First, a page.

Now to open the question:—

Christians in that early period had difficulties about the Divine Nature, which do not trouble us now. The most cultivated minds came to the Church from heathenism, and brought their ideas of the One God from Plato, if the philosophical contemplation of the Divine Being and His Attributes was not altogether new and strange to them. Was He All-powerful, All-knowing, All-merciful? Was He so from all eternity, so that He never could be without the attributes which those titles signify? If so, the subject of them, the created universe, must be eternal also. How could He have attributes, which during the antecedent eternity had no exercise? how could they have exercise without an existing creation? If creation had a beginning, He had a birth (so to speak) of attributes since that beginning, which He had not had before it.

Nor was this all. The dilemma, which arose out of the contemplation of the Divine Attributes, was involved also in that of the Divine gennesis. That gennesis, or internal {231} act of God, had its purpose and scope in His external act, the creation of the universe. It was the means towards creation; as then the attribute of Power implied a created world, so did the doctrine of the gennesis, and, if the creation was not from eternity, neither was the gennesis.

This necessary connexion between the two divine acts, the one internal, the other external, the gennesis and the creation, which was so widely assumed, as a principle, in the Ante-Nicene Church, is not altogether foreign to later theology. That is to say, if I understand Petavius rightly, the mission of the Son to be in due time incarnate, is included in His gennesis; and, if so, the syncatabasis or mission (as it may be called) to create, is included in the gennesis also. "Missio," he says, "nihil aliud est, quam Šterna productio communicatioque naturŠ, in qua illud est, ut in tempore opus aliquod externum appareat. Sicut, 'Patrem docere Filium,' est doctum et scientem genuisse, ut auctor Breviarii scribit, et 'judicium dare Filio' est judicem ipsum gignere, ut ait Chrysostomus, sic 'mitti a Patre Filium' est gigni naturam hominis assumpturum et suo tempore assumentem ... Non enim cogitandum est, duas ac separatas esse processiones PersonŠ Filii, quarum una est Šterna, altera temporalis." De Trin. viii, i. ž 10.

And the same doctrine, I suppose, is implied in the words which St. Thomas quotes from St. Augustine, QuŠst. 34. art. 3: "In nomine Verbi significatur, non solum respectus ad Patrem, sed etiam ad illa quŠ per Verbum facta sunt operativa potentia;" on which St. {232} Thomas says: "Importatur in Verbo ratio factiva eorum quŠ Deus fecit." [Note 1]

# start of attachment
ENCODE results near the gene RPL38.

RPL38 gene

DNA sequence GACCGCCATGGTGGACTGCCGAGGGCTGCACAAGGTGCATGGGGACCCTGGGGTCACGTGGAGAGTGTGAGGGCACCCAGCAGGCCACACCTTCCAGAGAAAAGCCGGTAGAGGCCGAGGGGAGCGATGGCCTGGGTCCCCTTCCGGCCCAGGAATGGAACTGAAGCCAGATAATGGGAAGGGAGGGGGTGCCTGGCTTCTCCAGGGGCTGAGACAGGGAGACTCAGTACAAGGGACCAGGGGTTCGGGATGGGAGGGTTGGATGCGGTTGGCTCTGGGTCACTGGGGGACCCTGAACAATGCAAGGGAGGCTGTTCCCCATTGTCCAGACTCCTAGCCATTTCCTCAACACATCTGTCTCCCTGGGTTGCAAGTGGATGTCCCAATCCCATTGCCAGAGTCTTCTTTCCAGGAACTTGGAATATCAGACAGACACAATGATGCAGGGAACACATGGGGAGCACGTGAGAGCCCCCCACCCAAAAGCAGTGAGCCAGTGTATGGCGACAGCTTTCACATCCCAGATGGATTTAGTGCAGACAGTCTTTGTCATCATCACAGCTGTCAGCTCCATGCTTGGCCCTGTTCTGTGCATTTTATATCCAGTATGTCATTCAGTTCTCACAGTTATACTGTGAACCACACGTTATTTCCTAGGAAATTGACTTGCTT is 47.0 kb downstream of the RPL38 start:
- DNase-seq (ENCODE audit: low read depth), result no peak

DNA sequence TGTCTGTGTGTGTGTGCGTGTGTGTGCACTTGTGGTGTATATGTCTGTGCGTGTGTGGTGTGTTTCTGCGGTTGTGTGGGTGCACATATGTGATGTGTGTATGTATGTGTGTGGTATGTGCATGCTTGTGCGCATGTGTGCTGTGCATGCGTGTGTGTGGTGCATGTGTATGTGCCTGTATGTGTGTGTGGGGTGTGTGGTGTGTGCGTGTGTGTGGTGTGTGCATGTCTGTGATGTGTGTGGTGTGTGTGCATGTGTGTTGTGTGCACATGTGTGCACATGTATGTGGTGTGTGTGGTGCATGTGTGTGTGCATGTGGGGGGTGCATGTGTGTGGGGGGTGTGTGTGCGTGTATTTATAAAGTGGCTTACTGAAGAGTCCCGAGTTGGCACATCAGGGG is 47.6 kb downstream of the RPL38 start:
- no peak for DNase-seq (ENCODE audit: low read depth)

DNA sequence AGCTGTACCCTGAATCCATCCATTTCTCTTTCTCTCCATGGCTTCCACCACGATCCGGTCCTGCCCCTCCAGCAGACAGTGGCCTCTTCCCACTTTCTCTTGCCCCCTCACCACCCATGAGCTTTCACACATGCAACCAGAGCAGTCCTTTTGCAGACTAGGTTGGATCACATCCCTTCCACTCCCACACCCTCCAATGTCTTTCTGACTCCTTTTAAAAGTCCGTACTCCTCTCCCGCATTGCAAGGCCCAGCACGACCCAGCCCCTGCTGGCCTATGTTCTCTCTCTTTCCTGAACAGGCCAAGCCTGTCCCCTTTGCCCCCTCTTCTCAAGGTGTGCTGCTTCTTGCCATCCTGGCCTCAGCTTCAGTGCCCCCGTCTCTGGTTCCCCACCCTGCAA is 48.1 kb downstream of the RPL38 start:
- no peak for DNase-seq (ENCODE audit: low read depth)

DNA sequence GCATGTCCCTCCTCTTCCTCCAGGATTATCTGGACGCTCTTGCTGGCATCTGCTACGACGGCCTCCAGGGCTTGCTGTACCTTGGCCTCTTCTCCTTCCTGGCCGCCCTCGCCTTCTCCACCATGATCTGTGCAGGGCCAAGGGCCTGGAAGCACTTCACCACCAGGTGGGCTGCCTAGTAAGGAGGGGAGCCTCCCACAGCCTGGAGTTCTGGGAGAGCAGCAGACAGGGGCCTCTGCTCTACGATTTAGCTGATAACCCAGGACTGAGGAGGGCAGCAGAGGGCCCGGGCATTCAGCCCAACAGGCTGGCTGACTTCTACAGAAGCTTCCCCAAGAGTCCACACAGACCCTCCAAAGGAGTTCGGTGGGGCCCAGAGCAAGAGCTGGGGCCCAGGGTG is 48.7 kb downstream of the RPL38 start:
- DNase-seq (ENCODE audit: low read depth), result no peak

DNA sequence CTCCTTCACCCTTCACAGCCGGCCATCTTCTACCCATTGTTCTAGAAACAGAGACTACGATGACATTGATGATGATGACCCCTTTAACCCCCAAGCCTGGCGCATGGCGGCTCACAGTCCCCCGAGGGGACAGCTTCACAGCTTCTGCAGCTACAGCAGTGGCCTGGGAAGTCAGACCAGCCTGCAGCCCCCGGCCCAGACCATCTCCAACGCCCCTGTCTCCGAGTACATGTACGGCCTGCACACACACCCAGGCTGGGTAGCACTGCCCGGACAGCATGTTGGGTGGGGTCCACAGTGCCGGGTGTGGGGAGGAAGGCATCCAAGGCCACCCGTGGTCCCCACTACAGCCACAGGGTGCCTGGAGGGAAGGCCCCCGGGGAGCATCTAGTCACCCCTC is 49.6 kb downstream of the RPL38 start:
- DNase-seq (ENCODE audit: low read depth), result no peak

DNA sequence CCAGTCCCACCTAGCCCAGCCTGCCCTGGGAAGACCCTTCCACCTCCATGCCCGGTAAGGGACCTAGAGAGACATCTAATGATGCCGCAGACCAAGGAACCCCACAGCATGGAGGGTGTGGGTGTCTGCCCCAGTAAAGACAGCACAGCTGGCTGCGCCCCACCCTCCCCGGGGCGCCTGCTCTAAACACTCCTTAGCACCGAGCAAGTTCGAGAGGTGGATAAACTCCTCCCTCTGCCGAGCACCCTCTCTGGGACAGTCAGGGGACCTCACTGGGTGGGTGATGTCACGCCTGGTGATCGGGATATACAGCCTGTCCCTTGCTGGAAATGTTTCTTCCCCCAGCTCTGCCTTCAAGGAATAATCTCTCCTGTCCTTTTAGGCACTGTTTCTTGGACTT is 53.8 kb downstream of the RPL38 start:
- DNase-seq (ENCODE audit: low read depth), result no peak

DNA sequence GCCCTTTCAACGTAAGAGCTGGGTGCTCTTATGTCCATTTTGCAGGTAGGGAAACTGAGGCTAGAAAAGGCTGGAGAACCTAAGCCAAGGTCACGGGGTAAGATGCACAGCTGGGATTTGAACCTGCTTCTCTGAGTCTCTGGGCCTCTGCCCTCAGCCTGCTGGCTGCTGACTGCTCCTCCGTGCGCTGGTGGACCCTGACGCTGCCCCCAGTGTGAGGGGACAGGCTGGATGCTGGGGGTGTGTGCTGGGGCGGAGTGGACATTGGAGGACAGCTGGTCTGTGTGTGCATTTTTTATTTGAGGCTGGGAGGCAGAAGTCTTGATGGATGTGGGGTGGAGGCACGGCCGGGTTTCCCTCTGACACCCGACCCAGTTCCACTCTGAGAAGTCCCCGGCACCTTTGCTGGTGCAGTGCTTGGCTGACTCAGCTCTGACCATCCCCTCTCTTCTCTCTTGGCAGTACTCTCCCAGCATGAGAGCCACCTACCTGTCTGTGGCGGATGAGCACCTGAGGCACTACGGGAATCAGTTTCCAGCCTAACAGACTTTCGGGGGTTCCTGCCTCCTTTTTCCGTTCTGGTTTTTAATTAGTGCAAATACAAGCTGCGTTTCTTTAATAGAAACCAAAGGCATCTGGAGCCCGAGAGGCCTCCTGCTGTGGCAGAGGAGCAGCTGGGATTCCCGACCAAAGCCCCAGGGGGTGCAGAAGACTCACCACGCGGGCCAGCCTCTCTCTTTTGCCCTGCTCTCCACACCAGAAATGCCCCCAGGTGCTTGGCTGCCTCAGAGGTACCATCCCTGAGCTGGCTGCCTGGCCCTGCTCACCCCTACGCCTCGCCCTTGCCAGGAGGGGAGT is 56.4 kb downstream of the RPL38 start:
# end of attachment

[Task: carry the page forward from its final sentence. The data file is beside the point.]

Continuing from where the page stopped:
This connexion between the Divine act of the gennesis and the Divine act of the creation, real as it was, was pushed to that extreme by early theologians, as to lead to their holding that, if the gennesis was from eternity, so was the creation, and, if the creation was not from eternity, neither was the gennesis. From this common ground two schools took their start, but in opposite directions; the one holding that each of the two Divine acts, the other that neither of them, was from eternity. And of these schools two great writers may be considered the representatives respectively; of whom Origen affirmed that the creation was from eternity, as well as the gennesis, and Tertullian affirmed that the gennesis had a beginning as well as the creation.

1. Origen, for instance, says: "As there cannot be a Father without there being a Son, nor an owner without there being a possession ... so neither can God be called Omnipotent, unless He has those on whom to exercise power; and therefore, that He may be shown to be Omnipotent, all things must necessarily subsist." de Princ. i. 2, 10.

Tertullian, on the other hand:—"Because God is a Father, and God is a Judge, it does not therefore follow that He was Father and Judge always, because He was {233} God always. For He could not be Father before there was a Son, nor a Judge before there was sin. There was a time when neither sin nor Son was,—sin to make the Lord a Judge, Son to make Him a Father." contr. Hermog. iii.

2. But here I remark as to Origen's doctrine, that he held the eternity of the gennesis, not as a mere deduction from his general doctrine of the eternity of creation, as if the Son were one of the creatures, and gennesis a kind of creation; for, in passages preserved by Athanasius, he expressly says that the Son is from eternity because He is from and in God, and is co-eternal in His eternity. "When was not in being that Image of the Father's ineffable and nameless and unutterable subsistence, that Impress and Word, who knows the Father? for let him understand well, who dares to say, 'Once the Son was not,' that he is saying 'Once Wisdom was not,' and 'Word was not,' 'Life was not.'" Again: "It is not lawful, nor without peril, if, because of the difficulty of understanding it, we deprive God, as far as in us lies, of the Only-begotten Word, ever co-existing with Him." de Decr. 27. Thus Origen includes the Son, not in the world's eternity, but in God's eternity.